QuickBooks 2017

QuickBooks 2017 Discontinuation Scheduled

As is their policy, Intuit has announced that they are discontinuing an older version of QuickBooks. If you are using QuickBooks 2017 then you won’t be able to use certain services and features after May 31, 2020.  Let’s see what the impact will be on your business.

For details beyond what I provide here see this Intuit support document on Intuit’s disco (discontinuation) policy.Intuit Disco Policy

What this means is that for the QuickBooks 2017 desktop products:

  • QuickBooks 2017 will continue to work after this date, for basic accounting functions.
  • Any service that relies on an Intuit server (such as desktop payroll, online banking, etc.) will no longer be functional in this release.
  • Live technical support for this product will no longer be available from Intuit.
  • Intuit will not guarantee that you can register products or retrieve keycodes (although, in general I find that this hasn’t been an issue, for at least a few years following discontinuation).
  • Intuit will not provide replacement CDs or manuals, although you can download older products.
  • There will be no further updates to the program.

This applies to the following products:

  • QuickBooks Pro 2017
  • QuickBooks Premier 2017
  • QuickBooks Desktop Accountant 2017
  • QuickBooks Enterprise Solutions V17

If loss of any of these services are a problem for your business, you can upgrade to a more current version to continue getting support.

Services Discontinued for QuickBooks Pro, Premier, and Enterprise 2017

After May 31, 2020, you will no longer be able to use the following services if you are using one of the 2017 products:

  • Basic, Standard, Enhanced or Assisted Payroll: After the cutoff, QuickBooks 2017 will no longer automatically calculate correct payroll taxes, provide updated forms, or send your payroll data. For details, see the QuickBooks Desktop Discontinuation FAQ for Payroll.
  • Worker’s Comp: You will no longer be able to process Worker’s Comp Payments through QuickBooks 2017.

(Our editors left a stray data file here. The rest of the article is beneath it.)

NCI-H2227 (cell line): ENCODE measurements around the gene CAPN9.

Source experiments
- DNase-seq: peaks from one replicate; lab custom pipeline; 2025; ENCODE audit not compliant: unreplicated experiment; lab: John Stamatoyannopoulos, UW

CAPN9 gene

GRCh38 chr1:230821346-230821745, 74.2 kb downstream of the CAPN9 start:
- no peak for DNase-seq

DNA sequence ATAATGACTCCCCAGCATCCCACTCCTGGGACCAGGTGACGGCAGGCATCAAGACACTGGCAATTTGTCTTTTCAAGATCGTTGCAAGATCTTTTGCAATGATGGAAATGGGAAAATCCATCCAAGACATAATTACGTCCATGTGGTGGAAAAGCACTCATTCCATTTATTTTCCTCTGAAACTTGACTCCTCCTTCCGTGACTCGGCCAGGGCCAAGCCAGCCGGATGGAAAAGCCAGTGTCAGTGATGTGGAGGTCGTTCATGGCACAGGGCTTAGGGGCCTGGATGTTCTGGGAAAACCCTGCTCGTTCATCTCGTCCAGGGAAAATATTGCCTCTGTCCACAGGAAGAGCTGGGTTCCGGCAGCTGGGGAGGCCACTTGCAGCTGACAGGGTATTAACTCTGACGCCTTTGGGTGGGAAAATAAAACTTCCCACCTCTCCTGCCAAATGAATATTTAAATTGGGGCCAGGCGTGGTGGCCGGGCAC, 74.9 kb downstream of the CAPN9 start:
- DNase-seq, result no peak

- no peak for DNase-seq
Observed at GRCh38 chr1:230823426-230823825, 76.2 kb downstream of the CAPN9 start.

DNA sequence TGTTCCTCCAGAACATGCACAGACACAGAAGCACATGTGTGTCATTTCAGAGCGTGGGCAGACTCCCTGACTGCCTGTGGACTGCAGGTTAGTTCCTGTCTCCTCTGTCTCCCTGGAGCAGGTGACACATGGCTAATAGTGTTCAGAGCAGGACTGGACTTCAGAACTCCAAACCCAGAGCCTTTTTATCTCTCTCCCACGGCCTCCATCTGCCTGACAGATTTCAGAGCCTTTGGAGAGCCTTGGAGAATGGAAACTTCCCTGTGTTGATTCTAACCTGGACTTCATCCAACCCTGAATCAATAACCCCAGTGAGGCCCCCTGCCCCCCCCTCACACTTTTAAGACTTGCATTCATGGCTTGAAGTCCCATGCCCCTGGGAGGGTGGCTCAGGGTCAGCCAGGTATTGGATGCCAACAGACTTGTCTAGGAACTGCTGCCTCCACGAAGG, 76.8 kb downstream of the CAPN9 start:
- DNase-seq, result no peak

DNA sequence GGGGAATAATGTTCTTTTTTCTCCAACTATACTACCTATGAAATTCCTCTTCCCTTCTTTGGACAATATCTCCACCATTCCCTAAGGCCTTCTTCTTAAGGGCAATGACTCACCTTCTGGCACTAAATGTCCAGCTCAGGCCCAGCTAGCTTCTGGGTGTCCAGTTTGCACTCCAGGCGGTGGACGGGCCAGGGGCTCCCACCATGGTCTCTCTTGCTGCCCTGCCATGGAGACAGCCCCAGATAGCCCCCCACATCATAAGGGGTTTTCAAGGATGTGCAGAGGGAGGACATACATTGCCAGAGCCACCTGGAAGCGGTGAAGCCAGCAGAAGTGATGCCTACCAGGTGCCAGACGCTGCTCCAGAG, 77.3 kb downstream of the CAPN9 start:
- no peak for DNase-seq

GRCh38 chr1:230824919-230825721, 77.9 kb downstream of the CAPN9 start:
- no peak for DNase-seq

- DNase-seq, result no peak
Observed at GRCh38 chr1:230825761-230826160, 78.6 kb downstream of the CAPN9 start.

• QuickBooks Workforce (formerly ViewMyPaycheck): You and your employees will no longer have access to QuickBooks Workforce.
  • QuickBooks Merchant Services will no longer process credit card transactions through QuickBooks 2017, although you can still process outside of QB. You also will not be able to receive downloaded credit card information.
  • Recurring Payments will no longer be downloaded
  • eInvoice mailing will no longer be enabled.
  • Intuit Check Solutions will no longer process transactions in QuickBooks 2017 (you can still process outside of QB).
  • Live Technical Support will no longer be available. If you have an active QuickBooks Care Protection Plan, support will end when the plan is due for renewal (monthly, 90 day, or annual).
  • Accountant’s Copy File Transfer (ACFT) service will no longer work with QuickBooks 2017.
  • Multicurrency Exchange Rates will no longer be available for enabling or updating.
  • Contributed Reports will no longer be accessible.
  • Bill Pay will no longer be available.
  • Online Backup will no longer be available when your support plan expires.
  • Online Banking, such as downloading transactions or sending/receiving online payments, will no longer work. If you try, it will show you one of several different error messages (depending on your download method) if you attempt to download transactions, send online payments, or send online transfers. One example would be “QuickBooks is unable to verify the Financial Institution Information for this Download.”

Those are the services that Intuit specifically mentions, but I believe that there are other services not listed that will no longer work after the discontinuation date. Here’s list of the other services that I expect will not be provided for QuickBooks 2017 after the disco date, based on what we’ve seen in prior years:

  • 1099: You might not be able to launch the 1099 Wizard.  You still should be able to use an add-on 1099 e-filing service, though.
  • QuickBooks email (the internal QuickBooks mail service for emailing invoices), which is generally associated with one of the services listed earlier, should no longer be available.

Third party add-on products should not be directly affected by this – but you should check with your vendor to see what their policy is.

What Should You Do?

If you are using QuickBooks, the standard answer is, “Now is the time to upgrade.”